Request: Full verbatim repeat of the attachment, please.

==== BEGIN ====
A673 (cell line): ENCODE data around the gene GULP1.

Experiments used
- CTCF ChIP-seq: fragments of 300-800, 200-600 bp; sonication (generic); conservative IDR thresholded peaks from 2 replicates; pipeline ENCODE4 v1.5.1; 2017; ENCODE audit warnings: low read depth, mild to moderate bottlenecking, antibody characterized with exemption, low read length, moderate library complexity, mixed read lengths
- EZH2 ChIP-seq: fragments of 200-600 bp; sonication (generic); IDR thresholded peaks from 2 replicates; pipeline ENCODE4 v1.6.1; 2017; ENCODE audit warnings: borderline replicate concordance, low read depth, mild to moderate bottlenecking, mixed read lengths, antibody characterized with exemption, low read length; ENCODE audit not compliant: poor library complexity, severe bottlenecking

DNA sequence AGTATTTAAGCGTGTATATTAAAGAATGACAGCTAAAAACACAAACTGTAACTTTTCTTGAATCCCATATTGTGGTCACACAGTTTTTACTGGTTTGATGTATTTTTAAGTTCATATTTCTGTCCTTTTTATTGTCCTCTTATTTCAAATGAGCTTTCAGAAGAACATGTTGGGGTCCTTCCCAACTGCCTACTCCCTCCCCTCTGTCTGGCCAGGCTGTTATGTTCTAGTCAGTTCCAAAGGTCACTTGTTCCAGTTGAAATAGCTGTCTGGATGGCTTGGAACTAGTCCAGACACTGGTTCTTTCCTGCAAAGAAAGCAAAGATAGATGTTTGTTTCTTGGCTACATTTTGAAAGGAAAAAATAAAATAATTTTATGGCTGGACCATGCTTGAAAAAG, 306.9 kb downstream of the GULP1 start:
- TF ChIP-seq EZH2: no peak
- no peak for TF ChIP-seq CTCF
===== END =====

A673 (cell line): ENCODE data around the gene GULP1.

Experiments used
- CTCF ChIP-seq: fragments of 300-800, 200-600 bp; sonication (generic); conservative IDR thresholded peaks from 2 replicates; pipeline ENCODE4 v1.5.1; 2017; ENCODE audit warnings: low read depth, mild to moderate bottlenecking, antibody characterized with exemption, low read length, moderate library complexity, mixed read lengths
- EZH2 ChIP-seq: fragments of 200-600 bp; sonication (generic); IDR thresholded peaks from 2 replicates; pipeline ENCODE4 v1.6.1; 2017; ENCODE audit warnings: borderline replicate concordance, low read depth, mild to moderate bottlenecking, mixed read lengths, antibody characterized with exemption, low read length; ENCODE audit not compliant: poor library complexity, severe bottlenecking

DNA sequence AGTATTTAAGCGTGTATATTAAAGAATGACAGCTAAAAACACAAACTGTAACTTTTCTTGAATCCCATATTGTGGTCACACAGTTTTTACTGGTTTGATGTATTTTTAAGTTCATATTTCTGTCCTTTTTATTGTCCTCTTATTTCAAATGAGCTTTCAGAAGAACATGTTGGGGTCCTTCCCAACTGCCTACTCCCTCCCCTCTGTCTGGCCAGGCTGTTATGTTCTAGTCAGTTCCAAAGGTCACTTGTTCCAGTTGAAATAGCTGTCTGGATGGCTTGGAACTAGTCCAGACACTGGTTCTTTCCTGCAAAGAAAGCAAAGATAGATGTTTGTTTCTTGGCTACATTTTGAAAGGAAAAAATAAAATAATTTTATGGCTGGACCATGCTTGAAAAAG, 306.9 kb downstream of the GULP1 start:
- TF ChIP-seq EZH2: no peak
- no peak for TF ChIP-seq CTCF